- According to the FDA, “Suboxone contains an additional ingredient called naloxone to guard against misuse.” The naloxone in the medication helps keep patients from abusing the drug because crushing it (which is often done by abusers who inject and snort opioids) will precipitate withdrawal symptoms.
- Suboxone can be prescribed in specific doctors’ offices instead of only in clinics like methadone.
- “Respiratory depression from buprenorphine (or buprenorphine/naloxone) overdose is less likely than from other opioids” (SAMHSA).
- The effects of buprenorphine, because it is only a partial opioid agonist, are less intense than those of methadone, a full opioid agonist.
- Patients can take Suboxone home and administer it from there.
- Cons of Suboxone
- Suboxone is a relatively new treatment and medication so not everything is known about its full long-term effects.
- Suboxone does cause many side effects that are similar to those of other opioids, including constipation, nausea, and vomiting.
- The opioid withdrawal syndrome may also be precipitated by Suboxone when a user is not aware.
So… Which is Better?
As previously stated, it truly depends on the individual’s needs and their specific treatment plan when deciding whether methadone maintenance treatment or Suboxone treatment is better. For example, some patients need a long-term treatment plan; they could have relapsed several times and may need to be maintained on opioids for the rest of their lives. Others may choose a shorter maintenance phase which ends in medically-supervised withdrawal where they are weaned off the drug in about a week or so.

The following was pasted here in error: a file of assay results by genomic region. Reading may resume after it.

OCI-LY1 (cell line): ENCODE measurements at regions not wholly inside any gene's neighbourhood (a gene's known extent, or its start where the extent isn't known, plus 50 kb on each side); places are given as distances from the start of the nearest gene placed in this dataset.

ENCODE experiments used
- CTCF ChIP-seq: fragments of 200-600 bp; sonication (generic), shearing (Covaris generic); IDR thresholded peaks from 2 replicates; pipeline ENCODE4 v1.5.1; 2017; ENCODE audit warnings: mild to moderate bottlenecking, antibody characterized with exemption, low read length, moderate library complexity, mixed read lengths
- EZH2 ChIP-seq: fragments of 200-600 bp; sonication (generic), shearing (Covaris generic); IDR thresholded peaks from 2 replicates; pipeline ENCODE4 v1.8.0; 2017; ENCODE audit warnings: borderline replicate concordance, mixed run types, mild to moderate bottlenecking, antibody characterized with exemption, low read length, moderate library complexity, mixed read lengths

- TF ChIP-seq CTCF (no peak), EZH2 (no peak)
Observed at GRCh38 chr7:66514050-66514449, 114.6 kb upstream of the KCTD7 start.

In these cases, Suboxone treatment is most commonly used in shorter-term maintenance as opposed to methadone maintenance treatment which is more known for long-term maintenance. If you are looking for a long-term treatment plan that you may be able to stay on for several years or longer, methadone would be more beneficial to you. However, if you are hoping to taper off the medication more quickly, Suboxone is better built for this purpose.
Other things to consider:
- Methadone does have a higher potential for being abused than Suboxone, merely because the former is a full opioid agonist and the later contains naloxone which guards against abuse. This is something to take into consideration, especially if you are responsible with your medication but in need of some sort of protection.
- Methadone maintenance clinics are often very cheap but hard to get into in some places. Because there are many doctors who are certified to prescribe Suboxone in their offices, this “provide[s] more patients the opportunity to access treatment” (FDA 2).
- Methadone maintenance can sometimes be what a severely addicted individual needs first because of all the structure and rigidity of the program in addition to therapy and other treatments that are usually offered at the methadone maintenance clinic. The person may then decide to switch to Suboxone after being maintained on methadone for a while and doing well.
It is difficult to say which of the two treatments is better because one is often better for a certain individual while, for another, it may not be. Finding out all you can about both treatments is necessary to make an informed decision about what is best for you.